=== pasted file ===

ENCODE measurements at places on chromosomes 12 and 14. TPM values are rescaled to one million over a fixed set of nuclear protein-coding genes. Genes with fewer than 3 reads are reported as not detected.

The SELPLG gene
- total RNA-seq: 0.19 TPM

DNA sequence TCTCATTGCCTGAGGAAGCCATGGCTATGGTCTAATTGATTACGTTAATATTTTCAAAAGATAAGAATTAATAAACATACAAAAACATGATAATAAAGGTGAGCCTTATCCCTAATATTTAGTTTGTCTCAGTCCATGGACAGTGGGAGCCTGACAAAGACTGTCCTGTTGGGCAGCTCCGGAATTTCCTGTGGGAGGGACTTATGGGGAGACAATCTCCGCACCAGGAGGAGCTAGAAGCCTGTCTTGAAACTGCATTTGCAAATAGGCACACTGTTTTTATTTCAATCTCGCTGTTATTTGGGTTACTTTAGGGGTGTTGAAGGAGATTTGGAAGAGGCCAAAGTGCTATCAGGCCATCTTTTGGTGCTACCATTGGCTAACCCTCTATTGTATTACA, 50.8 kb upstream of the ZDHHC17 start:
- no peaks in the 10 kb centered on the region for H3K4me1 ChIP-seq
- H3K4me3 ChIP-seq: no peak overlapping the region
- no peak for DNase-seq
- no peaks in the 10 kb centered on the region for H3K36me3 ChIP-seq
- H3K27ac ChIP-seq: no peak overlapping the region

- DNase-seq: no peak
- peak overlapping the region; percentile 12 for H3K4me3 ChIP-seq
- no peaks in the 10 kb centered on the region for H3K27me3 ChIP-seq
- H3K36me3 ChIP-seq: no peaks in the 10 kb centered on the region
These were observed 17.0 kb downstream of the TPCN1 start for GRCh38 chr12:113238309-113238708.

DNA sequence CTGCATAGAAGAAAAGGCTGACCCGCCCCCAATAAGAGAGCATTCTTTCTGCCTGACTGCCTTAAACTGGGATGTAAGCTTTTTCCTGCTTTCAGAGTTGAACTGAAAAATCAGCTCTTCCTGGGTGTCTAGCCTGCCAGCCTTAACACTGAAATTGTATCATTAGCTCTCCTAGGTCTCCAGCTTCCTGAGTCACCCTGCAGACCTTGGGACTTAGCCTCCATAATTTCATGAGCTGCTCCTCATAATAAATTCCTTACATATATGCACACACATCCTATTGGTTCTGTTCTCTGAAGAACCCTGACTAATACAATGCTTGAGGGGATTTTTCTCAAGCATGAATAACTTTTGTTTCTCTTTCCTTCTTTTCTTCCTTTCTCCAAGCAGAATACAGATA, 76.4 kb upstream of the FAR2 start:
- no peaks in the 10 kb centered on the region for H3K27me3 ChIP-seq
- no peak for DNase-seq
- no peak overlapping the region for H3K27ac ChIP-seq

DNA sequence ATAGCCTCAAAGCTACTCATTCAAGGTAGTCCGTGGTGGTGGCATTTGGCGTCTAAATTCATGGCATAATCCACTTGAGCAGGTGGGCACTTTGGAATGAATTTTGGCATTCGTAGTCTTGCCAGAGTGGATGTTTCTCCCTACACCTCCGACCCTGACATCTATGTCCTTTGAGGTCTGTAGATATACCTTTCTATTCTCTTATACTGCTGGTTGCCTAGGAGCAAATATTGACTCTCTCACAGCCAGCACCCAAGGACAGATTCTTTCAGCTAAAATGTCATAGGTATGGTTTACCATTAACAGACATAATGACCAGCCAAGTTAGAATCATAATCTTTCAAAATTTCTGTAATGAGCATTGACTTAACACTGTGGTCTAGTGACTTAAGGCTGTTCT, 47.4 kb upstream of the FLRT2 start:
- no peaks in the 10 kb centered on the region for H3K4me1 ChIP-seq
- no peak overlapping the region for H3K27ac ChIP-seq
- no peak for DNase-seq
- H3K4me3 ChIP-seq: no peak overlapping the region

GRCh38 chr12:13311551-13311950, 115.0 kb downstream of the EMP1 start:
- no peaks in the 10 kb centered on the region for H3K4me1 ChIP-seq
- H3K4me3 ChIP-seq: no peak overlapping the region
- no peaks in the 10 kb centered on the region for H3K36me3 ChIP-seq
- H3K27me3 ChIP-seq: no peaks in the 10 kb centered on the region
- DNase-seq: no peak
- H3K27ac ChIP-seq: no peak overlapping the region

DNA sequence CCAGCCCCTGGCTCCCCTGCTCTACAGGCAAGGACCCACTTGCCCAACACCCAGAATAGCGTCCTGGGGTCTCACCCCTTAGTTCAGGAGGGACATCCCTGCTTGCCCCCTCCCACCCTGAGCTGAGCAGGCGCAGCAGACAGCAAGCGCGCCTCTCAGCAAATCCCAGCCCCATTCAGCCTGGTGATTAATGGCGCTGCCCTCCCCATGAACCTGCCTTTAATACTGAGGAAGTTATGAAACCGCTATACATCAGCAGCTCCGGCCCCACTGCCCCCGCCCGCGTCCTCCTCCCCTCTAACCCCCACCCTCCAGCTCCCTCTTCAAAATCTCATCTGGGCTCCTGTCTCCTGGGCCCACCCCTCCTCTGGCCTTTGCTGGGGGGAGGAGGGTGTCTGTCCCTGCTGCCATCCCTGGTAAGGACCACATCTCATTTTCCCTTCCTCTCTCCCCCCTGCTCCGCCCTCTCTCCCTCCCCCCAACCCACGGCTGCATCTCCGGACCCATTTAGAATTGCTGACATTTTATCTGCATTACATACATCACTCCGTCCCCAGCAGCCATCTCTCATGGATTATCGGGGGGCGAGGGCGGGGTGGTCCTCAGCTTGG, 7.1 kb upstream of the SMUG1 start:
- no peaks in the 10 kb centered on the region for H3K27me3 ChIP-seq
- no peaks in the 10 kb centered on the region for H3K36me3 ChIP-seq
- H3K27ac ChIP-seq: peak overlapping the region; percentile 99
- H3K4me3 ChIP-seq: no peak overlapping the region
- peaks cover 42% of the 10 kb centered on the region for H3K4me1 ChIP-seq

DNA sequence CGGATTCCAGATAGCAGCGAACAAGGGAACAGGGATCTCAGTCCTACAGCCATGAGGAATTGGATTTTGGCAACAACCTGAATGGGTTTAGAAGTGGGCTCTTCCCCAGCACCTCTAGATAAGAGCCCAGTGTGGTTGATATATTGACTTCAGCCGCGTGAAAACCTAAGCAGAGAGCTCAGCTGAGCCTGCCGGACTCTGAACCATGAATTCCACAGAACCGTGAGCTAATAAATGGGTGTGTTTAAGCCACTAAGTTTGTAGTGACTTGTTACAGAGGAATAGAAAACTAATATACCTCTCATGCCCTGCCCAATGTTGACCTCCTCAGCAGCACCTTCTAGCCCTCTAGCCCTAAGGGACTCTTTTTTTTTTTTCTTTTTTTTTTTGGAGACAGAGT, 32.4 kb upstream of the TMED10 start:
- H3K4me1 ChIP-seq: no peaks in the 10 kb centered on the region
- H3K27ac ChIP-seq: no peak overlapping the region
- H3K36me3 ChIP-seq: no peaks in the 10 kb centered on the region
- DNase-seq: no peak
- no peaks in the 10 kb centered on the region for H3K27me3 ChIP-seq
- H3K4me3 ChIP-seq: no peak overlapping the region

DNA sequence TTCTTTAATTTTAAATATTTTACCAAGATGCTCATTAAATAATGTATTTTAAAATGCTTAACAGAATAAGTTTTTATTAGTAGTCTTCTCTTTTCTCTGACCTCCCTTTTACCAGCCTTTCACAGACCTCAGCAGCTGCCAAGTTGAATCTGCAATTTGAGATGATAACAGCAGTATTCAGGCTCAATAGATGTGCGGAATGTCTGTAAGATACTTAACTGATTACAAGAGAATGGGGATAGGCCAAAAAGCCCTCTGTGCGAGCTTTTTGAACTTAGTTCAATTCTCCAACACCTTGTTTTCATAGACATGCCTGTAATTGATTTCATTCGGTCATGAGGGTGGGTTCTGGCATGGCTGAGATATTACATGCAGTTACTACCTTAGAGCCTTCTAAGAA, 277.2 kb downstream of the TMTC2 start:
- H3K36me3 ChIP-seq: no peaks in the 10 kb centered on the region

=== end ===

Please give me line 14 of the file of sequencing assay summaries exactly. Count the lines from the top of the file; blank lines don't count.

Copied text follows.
These were observed 17.0 kb downstream of the TPCN1 start for GRCh38 chr12:113238309-113238708.